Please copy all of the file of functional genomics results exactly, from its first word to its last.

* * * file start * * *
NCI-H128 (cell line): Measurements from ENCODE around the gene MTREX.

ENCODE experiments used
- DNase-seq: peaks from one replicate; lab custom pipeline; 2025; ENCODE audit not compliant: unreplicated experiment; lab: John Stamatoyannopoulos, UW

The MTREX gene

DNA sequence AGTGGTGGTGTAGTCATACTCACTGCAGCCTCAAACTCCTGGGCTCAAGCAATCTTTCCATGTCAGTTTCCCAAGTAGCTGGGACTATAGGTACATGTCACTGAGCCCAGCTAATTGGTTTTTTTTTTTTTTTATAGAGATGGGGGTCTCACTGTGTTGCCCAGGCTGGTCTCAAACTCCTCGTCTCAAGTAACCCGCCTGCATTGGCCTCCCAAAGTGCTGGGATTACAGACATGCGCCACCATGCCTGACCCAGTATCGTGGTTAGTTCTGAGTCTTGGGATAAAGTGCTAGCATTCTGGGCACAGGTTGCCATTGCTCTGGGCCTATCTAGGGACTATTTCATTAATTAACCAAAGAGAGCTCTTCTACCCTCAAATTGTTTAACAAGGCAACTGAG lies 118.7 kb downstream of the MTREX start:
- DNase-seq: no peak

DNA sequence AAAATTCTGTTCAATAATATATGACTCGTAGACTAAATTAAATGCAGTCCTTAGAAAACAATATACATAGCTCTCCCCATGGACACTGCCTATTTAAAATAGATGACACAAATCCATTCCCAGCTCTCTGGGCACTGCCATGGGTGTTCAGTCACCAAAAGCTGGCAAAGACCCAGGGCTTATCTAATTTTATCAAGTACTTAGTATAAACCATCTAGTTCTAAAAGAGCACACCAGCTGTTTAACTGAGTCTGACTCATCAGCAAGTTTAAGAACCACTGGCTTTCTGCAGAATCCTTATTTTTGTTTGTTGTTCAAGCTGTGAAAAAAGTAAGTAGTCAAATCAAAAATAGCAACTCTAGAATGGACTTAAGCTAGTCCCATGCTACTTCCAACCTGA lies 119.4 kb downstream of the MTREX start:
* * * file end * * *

NCI-H128 (cell line): Measurements from ENCODE around the gene MTREX.

ENCODE experiments used
- DNase-seq: peaks from one replicate; lab custom pipeline; 2025; ENCODE audit not compliant: unreplicated experiment; lab: John Stamatoyannopoulos, UW

The MTREX gene

DNA sequence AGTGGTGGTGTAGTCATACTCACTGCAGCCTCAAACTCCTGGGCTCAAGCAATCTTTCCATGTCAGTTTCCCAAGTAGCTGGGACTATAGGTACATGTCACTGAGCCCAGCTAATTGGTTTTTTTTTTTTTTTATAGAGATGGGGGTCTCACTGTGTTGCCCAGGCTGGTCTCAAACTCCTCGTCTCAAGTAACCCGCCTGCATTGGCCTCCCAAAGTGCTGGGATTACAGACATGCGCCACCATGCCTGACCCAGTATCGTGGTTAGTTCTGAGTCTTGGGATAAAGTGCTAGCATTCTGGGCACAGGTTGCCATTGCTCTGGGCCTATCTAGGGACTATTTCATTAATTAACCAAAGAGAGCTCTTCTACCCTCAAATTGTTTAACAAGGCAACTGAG lies 118.7 kb downstream of the MTREX start:
- DNase-seq: no peak

DNA sequence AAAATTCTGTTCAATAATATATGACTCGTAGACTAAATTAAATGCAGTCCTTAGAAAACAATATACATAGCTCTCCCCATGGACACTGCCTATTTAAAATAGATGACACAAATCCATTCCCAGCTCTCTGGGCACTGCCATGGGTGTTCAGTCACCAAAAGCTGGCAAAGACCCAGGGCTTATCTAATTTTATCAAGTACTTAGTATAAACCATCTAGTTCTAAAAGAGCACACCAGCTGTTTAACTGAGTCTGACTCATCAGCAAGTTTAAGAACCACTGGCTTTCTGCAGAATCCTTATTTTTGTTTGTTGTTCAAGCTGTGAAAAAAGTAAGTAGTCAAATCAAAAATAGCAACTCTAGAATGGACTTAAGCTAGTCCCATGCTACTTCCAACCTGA lies 119.4 kb downstream of the MTREX start: